It can get caught in a zipper, slammed by a toilet seat or fall victim to overzealous grooming with sharp instruments.
If anyone's genitalia have been snipped, snagged or crushed hard enough to warrant a trip to an emergency room in the U.S., a team of dedicated University of California, San Francisco urologists has painstakingly documented the details in five medical journal articles published over the past year with additional studies on the way.
The first study, published in November in the Journal of Urology, looked at product-related injuries in adults and was the largest ever to look at "genitourinary" injuries, or those involving the genitals, urinary tract or kidneys. The injuries mainly involved an unfortunate encounter with a piece of sports equipment, clothing, furniture or other item.
Using the National Electronic Injury Surveillance System, which is a national probability dataset based on a sampling of U.S. hospital emergency departments, the researchers found more than 142,000 adults went to the ER between 2002 and 2010 for these types of injuries.
In December, the researchers followed with another Journal of Urology article that focused on pubic injuries that occurred during grooming. Razors are the key culprit, and researchers found the problem is clearly on the rise -- increasing fivefold during the eight-year study period.
In January, the team published an article that looked at genital injuries in children. In March, they produced a British Journal of Urology article devoted entirely to zipper mishaps, a problem immortalized in a scene from the 1998 comedy "There's Something About Mary."
An article in that same journal in June, bluntly titled "No Small Slam," examined the consequences of a toilet coming in sudden contact with the penis.
Dr. Herman Singh Bagga, a UCSF urologist and one of the main study authors, explained how the doctors became so intrigued by these injuries and why they published such a large volume of articles on the subject. This conversation was edited for space and clarity.
Q: What led you to start researching these types of injuries?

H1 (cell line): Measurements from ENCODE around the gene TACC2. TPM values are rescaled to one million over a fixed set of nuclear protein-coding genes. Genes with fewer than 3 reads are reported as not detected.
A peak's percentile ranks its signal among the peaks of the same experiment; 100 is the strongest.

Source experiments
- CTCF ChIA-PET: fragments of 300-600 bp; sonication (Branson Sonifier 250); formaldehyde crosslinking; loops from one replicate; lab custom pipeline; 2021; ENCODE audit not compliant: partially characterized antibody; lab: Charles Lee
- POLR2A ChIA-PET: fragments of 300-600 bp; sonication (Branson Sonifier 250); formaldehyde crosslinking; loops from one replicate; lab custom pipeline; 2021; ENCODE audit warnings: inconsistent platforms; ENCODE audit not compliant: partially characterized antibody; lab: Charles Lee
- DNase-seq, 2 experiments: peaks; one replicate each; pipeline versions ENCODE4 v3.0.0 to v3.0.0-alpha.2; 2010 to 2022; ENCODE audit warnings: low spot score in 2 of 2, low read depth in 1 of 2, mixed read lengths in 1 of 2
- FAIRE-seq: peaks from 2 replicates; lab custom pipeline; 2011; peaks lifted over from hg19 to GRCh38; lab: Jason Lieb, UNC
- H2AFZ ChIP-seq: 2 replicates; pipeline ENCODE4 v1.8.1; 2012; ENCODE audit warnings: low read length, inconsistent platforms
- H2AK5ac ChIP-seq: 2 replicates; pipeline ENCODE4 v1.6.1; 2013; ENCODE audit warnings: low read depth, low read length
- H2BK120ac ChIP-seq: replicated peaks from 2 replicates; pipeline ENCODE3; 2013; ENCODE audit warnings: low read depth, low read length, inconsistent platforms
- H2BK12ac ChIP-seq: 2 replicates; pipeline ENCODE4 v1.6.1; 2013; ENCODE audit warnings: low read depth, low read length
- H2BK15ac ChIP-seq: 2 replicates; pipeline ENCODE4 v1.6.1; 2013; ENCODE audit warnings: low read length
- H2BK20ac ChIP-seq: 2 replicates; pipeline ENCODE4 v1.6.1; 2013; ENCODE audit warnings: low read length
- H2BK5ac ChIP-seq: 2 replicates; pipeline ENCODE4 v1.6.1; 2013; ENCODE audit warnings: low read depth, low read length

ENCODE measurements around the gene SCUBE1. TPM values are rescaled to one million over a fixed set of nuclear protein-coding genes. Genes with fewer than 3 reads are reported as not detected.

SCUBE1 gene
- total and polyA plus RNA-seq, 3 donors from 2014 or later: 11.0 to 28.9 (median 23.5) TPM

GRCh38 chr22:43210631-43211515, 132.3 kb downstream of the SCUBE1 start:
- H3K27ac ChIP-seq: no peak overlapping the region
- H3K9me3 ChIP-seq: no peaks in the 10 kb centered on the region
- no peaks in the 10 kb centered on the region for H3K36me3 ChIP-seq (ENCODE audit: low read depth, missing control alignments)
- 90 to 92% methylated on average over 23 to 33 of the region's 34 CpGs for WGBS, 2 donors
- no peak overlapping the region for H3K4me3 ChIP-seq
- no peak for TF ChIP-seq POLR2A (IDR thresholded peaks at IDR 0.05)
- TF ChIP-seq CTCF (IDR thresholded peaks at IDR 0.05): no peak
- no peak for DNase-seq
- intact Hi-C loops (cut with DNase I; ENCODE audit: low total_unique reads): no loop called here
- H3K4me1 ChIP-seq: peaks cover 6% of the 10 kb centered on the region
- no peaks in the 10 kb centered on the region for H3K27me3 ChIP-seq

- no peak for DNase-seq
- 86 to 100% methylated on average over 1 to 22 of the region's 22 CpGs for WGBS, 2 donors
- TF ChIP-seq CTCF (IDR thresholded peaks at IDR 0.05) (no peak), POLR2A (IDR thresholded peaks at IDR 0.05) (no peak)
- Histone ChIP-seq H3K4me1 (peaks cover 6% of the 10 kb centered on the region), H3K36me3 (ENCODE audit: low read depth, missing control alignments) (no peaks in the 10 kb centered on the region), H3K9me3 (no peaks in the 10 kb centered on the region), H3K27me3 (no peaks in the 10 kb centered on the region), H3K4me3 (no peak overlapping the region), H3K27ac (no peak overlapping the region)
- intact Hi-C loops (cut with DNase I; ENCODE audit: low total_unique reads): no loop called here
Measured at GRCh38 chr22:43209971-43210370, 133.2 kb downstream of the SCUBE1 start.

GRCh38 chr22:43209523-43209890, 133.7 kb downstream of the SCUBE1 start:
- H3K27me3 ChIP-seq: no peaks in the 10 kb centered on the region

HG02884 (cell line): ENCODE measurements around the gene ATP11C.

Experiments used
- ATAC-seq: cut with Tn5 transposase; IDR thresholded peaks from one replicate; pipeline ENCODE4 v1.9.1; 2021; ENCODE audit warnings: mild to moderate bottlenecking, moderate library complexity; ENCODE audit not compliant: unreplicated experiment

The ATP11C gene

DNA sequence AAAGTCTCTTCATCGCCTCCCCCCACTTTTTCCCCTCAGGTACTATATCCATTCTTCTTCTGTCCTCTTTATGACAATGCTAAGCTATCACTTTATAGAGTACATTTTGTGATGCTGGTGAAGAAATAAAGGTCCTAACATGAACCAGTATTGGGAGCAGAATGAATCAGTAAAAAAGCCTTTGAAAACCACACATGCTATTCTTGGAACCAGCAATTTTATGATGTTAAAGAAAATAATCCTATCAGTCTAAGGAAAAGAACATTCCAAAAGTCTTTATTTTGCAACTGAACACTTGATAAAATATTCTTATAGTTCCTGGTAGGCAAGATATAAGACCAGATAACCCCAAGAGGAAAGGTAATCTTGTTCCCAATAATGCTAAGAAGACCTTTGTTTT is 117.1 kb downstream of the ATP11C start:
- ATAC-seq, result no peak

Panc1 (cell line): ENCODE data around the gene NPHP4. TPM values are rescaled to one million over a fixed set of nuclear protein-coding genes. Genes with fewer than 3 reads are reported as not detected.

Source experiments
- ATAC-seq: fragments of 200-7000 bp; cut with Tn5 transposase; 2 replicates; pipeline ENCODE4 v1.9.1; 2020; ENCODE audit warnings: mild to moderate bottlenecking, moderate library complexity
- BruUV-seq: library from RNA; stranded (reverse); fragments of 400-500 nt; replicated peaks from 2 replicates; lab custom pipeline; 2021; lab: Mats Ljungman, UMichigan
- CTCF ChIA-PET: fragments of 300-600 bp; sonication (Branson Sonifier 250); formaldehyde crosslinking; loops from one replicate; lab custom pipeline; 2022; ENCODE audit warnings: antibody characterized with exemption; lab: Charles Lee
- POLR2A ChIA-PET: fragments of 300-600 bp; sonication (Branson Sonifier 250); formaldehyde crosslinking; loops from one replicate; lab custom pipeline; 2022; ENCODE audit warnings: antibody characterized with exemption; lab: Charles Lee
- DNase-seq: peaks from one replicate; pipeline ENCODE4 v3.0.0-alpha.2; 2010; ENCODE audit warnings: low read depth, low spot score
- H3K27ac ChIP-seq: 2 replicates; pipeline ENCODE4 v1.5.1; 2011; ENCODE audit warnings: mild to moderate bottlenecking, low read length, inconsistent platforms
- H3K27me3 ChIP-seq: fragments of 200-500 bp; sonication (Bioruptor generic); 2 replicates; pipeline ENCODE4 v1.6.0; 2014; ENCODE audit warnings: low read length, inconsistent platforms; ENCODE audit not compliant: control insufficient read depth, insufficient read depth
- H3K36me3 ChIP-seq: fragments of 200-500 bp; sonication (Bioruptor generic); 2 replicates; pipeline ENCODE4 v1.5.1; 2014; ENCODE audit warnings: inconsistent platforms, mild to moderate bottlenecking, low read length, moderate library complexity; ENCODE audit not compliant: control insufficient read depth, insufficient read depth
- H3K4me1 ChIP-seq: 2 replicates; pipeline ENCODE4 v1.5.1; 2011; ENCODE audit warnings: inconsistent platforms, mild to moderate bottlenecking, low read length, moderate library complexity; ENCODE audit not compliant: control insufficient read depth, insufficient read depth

A: As urological surgeons, we deal with all sort of genitourinary problems, but generally we deal with trauma -- major trauma like accidents and other things where people end up in the emergency room and then go into surgery. But then we realized we're probably missing a lot of lower-acuity injuries and likely have a false sense of what's really going on out there.
The first step in injury prevention is to identify the injury, and that first step had never been done properly. We looked at the common injuries and the common mechanisms. We were looking for opportunities where we could make systemic change and we found a couple.
Q: What were some of the more common injuries you found?
A: We found the number one cause for penile injuries in adults was actually a zipper. It wasn't insignificant; almost 18,000 folks, both adults and children had showed up in the ER (between 2002 and 2010) with zip-related injuries. This is important for (physician) training because the next generation of doctors needs to know how to release the zipper from the penis. They need to learn mechanically how you unwedge it from the penis without damaging it.
Interestingly, an increasing problem is kids getting hit by toilet seats. The seat comes down and crushes the tip of the penis. This can also be a problem in older adults, but for children you're more in control of their behavior. We found anecdotally that kids, while being toilet trained, tend to rest the penis on the rim of toilet. So, while they're training, one thing you can do is advise a kid not to do that. There are also those slow-close toilet seats. In adults, you don't have quite as much control over their behavior, but it's important they're aware of the risk of injury.
Q: What were some of the other areas where you found opportunity for change?
A: We found there's a lot of sporting-related injuries, which is not surprising. Bicycles are the number one cause of genitourinary injuries. Usually it's someone falling and hitting the bar, so there are opportunities to make modifications. For children, you could put one of those soft tubes over the bar. That's a simple intervention that could reduce the number of injuries.
(Contact Victoria Colliver of the San Francisco Chronicle at. firstname.lastname@example.org. Distributed by Scripps Howard News Service, www.shns.com.)